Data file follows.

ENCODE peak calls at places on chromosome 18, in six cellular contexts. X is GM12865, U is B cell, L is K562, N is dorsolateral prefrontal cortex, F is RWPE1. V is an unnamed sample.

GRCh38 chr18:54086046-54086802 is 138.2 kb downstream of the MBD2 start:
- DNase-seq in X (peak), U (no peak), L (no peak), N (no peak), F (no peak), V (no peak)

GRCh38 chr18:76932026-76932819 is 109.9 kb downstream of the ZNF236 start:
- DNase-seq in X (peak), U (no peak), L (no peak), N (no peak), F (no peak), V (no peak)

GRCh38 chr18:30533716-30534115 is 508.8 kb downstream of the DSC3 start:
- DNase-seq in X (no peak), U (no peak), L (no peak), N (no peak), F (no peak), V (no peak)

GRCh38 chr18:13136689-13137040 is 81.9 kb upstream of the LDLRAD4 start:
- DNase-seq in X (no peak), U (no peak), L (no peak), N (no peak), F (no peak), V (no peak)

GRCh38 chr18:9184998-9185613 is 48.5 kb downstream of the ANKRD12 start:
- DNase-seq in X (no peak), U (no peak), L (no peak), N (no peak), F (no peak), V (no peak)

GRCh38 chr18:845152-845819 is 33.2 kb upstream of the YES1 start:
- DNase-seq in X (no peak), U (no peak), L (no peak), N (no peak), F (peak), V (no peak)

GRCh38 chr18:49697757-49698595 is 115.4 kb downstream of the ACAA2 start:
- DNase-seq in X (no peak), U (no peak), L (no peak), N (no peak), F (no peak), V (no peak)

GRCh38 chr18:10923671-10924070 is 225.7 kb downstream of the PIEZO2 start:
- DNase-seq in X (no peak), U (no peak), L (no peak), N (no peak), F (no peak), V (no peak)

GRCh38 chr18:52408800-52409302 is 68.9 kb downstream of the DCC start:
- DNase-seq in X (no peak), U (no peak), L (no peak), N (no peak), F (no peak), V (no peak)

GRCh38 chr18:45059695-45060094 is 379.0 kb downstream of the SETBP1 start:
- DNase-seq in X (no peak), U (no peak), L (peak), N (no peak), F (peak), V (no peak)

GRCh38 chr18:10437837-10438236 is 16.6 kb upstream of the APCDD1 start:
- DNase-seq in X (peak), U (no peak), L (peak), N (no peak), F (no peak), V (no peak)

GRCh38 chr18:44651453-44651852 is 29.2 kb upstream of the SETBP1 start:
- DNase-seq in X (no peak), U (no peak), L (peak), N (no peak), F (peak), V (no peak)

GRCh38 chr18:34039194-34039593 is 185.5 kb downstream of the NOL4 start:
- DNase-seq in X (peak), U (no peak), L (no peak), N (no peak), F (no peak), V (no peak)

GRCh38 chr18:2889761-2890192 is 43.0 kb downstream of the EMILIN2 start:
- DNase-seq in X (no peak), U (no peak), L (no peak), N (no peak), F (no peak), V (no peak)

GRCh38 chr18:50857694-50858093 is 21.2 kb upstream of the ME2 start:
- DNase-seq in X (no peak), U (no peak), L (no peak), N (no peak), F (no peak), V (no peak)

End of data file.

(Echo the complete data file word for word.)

ENCODE peak calls at places on chromosome 18, in six cellular contexts. X is GM12865, U is B cell, L is K562, N is dorsolateral prefrontal cortex, F is RWPE1. V is an unnamed sample.

GRCh38 chr18:54086046-54086802 is 138.2 kb downstream of the MBD2 start:
- DNase-seq in X (peak), U (no peak), L (no peak), N (no peak), F (no peak), V (no peak)

GRCh38 chr18:76932026-76932819 is 109.9 kb downstream of the ZNF236 start:
- DNase-seq in X (peak), U (no peak), L (no peak), N (no peak), F (no peak), V (no peak)

GRCh38 chr18:30533716-30534115 is 508.8 kb downstream of the DSC3 start:
- DNase-seq in X (no peak), U (no peak), L (no peak), N (no peak), F (no peak), V (no peak)

GRCh38 chr18:13136689-13137040 is 81.9 kb upstream of the LDLRAD4 start:
- DNase-seq in X (no peak), U (no peak), L (no peak), N (no peak), F (no peak), V (no peak)

GRCh38 chr18:9184998-9185613 is 48.5 kb downstream of the ANKRD12 start:
- DNase-seq in X (no peak), U (no peak), L (no peak), N (no peak), F (no peak), V (no peak)

GRCh38 chr18:845152-845819 is 33.2 kb upstream of the YES1 start:
- DNase-seq in X (no peak), U (no peak), L (no peak), N (no peak), F (peak), V (no peak)

GRCh38 chr18:49697757-49698595 is 115.4 kb downstream of the ACAA2 start:
- DNase-seq in X (no peak), U (no peak), L (no peak), N (no peak), F (no peak), V (no peak)

GRCh38 chr18:10923671-10924070 is 225.7 kb downstream of the PIEZO2 start:
- DNase-seq in X (no peak), U (no peak), L (no peak), N (no peak), F (no peak), V (no peak)

GRCh38 chr18:52408800-52409302 is 68.9 kb downstream of the DCC start:
- DNase-seq in X (no peak), U (no peak), L (no peak), N (no peak), F (no peak), V (no peak)

GRCh38 chr18:45059695-45060094 is 379.0 kb downstream of the SETBP1 start:
- DNase-seq in X (no peak), U (no peak), L (peak), N (no peak), F (peak), V (no peak)

GRCh38 chr18:10437837-10438236 is 16.6 kb upstream of the APCDD1 start:
- DNase-seq in X (peak), U (no peak), L (peak), N (no peak), F (no peak), V (no peak)

GRCh38 chr18:44651453-44651852 is 29.2 kb upstream of the SETBP1 start:
- DNase-seq in X (no peak), U (no peak), L (peak), N (no peak), F (peak), V (no peak)

GRCh38 chr18:34039194-34039593 is 185.5 kb downstream of the NOL4 start:
- DNase-seq in X (peak), U (no peak), L (no peak), N (no peak), F (no peak), V (no peak)

GRCh38 chr18:2889761-2890192 is 43.0 kb downstream of the EMILIN2 start:
- DNase-seq in X (no peak), U (no peak), L (no peak), N (no peak), F (no peak), V (no peak)

GRCh38 chr18:50857694-50858093 is 21.2 kb upstream of the ME2 start:
- DNase-seq in X (no peak), U (no peak), L (no peak), N (no peak), F (no peak), V (no peak)